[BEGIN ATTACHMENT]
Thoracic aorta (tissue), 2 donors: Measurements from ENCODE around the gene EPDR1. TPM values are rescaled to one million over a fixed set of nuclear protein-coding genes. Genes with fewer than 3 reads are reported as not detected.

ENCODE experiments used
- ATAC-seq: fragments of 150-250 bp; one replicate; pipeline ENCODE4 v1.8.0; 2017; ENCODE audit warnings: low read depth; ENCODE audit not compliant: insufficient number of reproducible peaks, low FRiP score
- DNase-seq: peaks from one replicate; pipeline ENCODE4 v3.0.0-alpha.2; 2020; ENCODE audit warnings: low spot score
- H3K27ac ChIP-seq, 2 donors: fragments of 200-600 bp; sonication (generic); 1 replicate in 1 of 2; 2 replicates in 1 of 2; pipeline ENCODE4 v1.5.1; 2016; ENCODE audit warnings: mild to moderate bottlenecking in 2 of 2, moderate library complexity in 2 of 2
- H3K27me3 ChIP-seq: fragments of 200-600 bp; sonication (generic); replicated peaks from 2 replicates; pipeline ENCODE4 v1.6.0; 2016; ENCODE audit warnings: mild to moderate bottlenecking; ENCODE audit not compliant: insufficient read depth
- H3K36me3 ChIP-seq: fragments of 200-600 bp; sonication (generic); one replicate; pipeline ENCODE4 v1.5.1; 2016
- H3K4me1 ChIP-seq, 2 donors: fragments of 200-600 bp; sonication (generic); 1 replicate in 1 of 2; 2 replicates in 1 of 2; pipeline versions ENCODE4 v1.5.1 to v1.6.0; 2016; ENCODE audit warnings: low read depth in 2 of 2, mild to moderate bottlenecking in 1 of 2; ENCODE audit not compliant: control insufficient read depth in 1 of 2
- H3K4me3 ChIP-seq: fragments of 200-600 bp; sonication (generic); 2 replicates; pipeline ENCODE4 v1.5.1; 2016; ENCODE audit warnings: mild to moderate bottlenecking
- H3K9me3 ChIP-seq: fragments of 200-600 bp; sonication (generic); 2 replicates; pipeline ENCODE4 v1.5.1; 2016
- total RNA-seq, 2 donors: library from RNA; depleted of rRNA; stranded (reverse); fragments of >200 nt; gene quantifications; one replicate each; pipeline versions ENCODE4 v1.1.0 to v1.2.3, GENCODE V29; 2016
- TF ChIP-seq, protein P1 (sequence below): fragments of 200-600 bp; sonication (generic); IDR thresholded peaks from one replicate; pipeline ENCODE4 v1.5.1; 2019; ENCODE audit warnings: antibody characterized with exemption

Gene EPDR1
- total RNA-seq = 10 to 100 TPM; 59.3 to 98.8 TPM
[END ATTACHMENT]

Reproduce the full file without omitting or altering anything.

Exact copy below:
Thoracic aorta (tissue), 2 donors: Measurements from ENCODE around the gene EPDR1. TPM values are rescaled to one million over a fixed set of nuclear protein-coding genes. Genes with fewer than 3 reads are reported as not detected.

ENCODE experiments used
- ATAC-seq: fragments of 150-250 bp; one replicate; pipeline ENCODE4 v1.8.0; 2017; ENCODE audit warnings: low read depth; ENCODE audit not compliant: insufficient number of reproducible peaks, low FRiP score
- DNase-seq: peaks from one replicate; pipeline ENCODE4 v3.0.0-alpha.2; 2020; ENCODE audit warnings: low spot score
- H3K27ac ChIP-seq, 2 donors: fragments of 200-600 bp; sonication (generic); 1 replicate in 1 of 2; 2 replicates in 1 of 2; pipeline ENCODE4 v1.5.1; 2016; ENCODE audit warnings: mild to moderate bottlenecking in 2 of 2, moderate library complexity in 2 of 2
- H3K27me3 ChIP-seq: fragments of 200-600 bp; sonication (generic); replicated peaks from 2 replicates; pipeline ENCODE4 v1.6.0; 2016; ENCODE audit warnings: mild to moderate bottlenecking; ENCODE audit not compliant: insufficient read depth
- H3K36me3 ChIP-seq: fragments of 200-600 bp; sonication (generic); one replicate; pipeline ENCODE4 v1.5.1; 2016
- H3K4me1 ChIP-seq, 2 donors: fragments of 200-600 bp; sonication (generic); 1 replicate in 1 of 2; 2 replicates in 1 of 2; pipeline versions ENCODE4 v1.5.1 to v1.6.0; 2016; ENCODE audit warnings: low read depth in 2 of 2, mild to moderate bottlenecking in 1 of 2; ENCODE audit not compliant: control insufficient read depth in 1 of 2
- H3K4me3 ChIP-seq: fragments of 200-600 bp; sonication (generic); 2 replicates; pipeline ENCODE4 v1.5.1; 2016; ENCODE audit warnings: mild to moderate bottlenecking
- H3K9me3 ChIP-seq: fragments of 200-600 bp; sonication (generic); 2 replicates; pipeline ENCODE4 v1.5.1; 2016
- total RNA-seq, 2 donors: library from RNA; depleted of rRNA; stranded (reverse); fragments of >200 nt; gene quantifications; one replicate each; pipeline versions ENCODE4 v1.1.0 to v1.2.3, GENCODE V29; 2016
- TF ChIP-seq, protein P1 (sequence below): fragments of 200-600 bp; sonication (generic); IDR thresholded peaks from one replicate; pipeline ENCODE4 v1.5.1; 2019; ENCODE audit warnings: antibody characterized with exemption

Gene EPDR1
- total RNA-seq = 10 to 100 TPM; 59.3 to 98.8 TPM